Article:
Mar 31,2013
WSO_newby:

lol what's the point of working that hard to get it if I'm going to have to leave it off my resume. Anyone who has their CPA regret putting in the time to get it?

What I'm saying is that if you're applying for a job where the CPA will work against you, then leave it off your resume. If you're applying to a job where it will help, then put it on your resume. Having the CPA is good because it's a valuable safety net, but you're not required to tell anyone about it

Get busy living

 
Mar 31,2013
 
Mar 31,2013

I would recommend that you do get it. But obviously weigh the pros and cons if you havent already.

As many people mentioned, many PwC advisory people do NOT have their CPAs, in fact many aren't even accounting majors or business majors. The Advisory group is pretty segregated from the assurance practice, so I think there's a small chance of the CPA actually pigeon-holing you, if that's what you're afraid of. Ive actually had many people tell me theres no point in getting it at all form PwC adivisory. The work you do has 0 to do with financial statements or anything accounting related.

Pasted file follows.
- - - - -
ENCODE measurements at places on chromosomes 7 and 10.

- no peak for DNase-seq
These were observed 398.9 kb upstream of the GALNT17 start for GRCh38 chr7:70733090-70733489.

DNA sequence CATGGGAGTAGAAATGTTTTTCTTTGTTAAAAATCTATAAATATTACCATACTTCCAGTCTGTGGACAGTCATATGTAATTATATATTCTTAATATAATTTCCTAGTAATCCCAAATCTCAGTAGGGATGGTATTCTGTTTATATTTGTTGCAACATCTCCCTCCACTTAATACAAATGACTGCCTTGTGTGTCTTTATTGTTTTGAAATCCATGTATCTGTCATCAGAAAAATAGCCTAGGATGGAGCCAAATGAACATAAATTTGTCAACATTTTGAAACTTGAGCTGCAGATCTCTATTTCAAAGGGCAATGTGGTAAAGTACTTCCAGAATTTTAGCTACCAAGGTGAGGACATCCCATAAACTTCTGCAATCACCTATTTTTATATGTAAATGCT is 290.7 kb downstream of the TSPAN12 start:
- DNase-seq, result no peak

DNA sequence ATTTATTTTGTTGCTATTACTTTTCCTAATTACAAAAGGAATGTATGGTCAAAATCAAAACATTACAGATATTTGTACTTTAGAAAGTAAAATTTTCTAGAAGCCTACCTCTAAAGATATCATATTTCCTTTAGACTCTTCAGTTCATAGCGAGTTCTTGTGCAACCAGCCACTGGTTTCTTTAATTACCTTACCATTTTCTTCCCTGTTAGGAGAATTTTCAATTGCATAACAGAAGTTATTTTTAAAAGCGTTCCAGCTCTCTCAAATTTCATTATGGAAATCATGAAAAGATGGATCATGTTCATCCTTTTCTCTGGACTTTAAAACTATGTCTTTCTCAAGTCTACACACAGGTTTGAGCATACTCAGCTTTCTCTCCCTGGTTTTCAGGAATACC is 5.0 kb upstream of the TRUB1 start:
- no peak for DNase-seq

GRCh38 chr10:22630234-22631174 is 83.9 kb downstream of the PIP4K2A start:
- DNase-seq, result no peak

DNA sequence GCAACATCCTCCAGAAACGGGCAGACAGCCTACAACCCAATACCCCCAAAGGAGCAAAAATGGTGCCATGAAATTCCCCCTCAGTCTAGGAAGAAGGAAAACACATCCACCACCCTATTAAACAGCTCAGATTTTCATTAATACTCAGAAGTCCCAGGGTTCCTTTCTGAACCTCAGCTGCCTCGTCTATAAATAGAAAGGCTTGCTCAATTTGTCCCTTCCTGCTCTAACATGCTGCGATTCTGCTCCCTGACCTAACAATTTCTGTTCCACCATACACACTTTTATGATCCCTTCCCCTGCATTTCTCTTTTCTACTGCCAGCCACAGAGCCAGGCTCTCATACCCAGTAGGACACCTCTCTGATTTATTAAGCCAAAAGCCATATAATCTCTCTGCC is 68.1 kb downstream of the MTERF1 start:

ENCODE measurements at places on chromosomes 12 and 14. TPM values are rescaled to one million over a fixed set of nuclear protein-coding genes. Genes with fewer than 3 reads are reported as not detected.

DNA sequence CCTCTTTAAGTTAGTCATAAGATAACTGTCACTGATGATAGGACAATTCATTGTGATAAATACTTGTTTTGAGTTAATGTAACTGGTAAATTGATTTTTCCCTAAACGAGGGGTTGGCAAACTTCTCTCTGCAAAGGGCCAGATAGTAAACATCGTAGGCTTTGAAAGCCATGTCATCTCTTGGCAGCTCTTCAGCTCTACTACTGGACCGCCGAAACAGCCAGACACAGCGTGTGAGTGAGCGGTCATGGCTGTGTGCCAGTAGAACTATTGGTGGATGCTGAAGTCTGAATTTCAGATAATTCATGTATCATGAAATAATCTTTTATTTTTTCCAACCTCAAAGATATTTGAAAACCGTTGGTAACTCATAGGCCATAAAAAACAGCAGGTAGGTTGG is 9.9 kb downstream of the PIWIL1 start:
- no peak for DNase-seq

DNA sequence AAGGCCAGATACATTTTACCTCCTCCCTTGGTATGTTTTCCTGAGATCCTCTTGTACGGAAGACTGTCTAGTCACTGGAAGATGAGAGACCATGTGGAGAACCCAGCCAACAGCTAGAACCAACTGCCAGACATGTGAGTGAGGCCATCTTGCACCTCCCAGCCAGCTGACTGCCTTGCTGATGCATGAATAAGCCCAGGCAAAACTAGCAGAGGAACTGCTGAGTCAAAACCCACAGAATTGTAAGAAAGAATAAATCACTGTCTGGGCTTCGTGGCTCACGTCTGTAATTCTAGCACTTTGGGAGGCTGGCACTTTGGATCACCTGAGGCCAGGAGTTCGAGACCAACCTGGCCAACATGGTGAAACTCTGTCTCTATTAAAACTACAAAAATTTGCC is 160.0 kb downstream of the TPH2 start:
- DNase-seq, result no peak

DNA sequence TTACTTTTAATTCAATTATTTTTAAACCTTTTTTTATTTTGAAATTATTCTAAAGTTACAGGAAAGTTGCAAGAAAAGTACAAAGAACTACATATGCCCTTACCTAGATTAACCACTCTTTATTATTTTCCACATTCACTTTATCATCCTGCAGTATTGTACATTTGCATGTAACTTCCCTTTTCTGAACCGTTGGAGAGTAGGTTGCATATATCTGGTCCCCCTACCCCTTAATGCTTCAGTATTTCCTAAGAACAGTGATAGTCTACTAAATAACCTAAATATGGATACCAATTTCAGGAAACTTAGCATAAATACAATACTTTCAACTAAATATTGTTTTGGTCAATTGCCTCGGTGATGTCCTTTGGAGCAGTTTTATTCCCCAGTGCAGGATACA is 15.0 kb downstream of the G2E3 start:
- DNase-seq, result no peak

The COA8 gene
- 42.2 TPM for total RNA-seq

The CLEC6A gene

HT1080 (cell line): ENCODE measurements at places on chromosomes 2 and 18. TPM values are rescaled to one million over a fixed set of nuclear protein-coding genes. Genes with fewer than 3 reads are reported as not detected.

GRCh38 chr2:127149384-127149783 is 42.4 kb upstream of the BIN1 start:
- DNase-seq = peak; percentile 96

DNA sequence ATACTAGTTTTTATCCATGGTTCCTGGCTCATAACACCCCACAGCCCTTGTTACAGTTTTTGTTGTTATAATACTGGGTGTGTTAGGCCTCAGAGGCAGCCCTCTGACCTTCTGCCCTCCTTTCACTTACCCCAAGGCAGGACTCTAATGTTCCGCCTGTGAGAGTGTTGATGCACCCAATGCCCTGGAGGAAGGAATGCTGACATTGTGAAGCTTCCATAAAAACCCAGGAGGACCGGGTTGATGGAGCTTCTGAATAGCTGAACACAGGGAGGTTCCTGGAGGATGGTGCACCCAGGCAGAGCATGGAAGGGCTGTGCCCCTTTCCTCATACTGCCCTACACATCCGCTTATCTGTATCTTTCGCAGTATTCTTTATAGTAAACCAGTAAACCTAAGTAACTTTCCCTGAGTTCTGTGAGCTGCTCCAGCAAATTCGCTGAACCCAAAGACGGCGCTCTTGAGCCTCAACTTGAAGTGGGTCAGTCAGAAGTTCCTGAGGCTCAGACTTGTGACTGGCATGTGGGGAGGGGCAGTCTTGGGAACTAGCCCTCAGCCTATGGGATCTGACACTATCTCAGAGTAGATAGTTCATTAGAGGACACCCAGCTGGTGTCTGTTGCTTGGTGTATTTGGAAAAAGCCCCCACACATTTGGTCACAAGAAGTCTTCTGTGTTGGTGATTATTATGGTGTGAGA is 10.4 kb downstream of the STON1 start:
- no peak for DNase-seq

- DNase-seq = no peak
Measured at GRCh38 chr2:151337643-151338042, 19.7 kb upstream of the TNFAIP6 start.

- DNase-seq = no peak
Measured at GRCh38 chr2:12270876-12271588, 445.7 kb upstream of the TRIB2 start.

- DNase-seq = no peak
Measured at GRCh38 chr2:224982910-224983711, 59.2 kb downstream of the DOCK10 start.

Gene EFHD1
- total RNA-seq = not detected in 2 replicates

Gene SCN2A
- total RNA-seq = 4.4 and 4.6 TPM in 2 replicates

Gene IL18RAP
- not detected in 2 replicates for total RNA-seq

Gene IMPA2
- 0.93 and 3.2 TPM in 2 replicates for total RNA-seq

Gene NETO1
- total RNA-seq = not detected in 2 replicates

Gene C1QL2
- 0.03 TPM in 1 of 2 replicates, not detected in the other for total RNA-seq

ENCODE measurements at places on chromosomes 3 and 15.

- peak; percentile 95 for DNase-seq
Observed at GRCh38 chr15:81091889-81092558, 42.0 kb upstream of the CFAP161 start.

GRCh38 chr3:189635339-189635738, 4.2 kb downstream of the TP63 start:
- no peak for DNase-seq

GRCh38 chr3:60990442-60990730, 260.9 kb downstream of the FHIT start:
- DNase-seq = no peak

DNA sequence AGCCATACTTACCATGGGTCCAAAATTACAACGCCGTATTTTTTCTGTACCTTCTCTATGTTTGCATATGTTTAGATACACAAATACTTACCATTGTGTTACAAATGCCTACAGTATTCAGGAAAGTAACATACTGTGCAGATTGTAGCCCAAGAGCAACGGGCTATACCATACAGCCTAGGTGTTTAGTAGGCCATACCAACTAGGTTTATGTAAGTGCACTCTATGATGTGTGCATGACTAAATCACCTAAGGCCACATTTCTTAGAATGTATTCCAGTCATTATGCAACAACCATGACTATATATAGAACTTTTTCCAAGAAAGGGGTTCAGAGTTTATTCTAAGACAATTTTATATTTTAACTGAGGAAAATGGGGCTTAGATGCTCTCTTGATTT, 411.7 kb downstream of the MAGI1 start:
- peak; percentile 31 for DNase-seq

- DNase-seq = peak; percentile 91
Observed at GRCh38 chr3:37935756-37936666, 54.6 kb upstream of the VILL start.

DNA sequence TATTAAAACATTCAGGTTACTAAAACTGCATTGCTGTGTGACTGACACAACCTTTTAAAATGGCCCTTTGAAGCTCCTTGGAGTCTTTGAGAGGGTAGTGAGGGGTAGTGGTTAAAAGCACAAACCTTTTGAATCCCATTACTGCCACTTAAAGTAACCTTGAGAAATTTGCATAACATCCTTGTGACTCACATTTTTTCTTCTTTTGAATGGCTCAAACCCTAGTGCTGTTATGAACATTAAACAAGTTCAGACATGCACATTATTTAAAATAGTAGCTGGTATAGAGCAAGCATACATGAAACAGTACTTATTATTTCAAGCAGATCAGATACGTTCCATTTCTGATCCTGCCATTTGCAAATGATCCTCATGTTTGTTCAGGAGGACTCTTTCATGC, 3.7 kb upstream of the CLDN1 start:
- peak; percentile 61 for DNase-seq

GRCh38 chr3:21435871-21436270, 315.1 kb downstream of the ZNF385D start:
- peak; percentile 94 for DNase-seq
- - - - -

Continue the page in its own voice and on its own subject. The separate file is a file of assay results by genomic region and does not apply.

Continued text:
However, if you ever decide the consulting isnt your thing, or you get laid of, that CPA will signification improve your employment opportunities (although it'll be more concentrated in accounting obviously). But, if you ever want to jump ship to IB, a CPA might actually be somewhat of a benefit if you have 0 modeling experience, or no experience in Financial Services during your time at consulting, which might occur at PwC. (Being in FS Advisory, does not mean you'll be doing FS work, you'll be doing consulting work for an FS client). Your CPA will prove that you know financial statements, and all that jazz.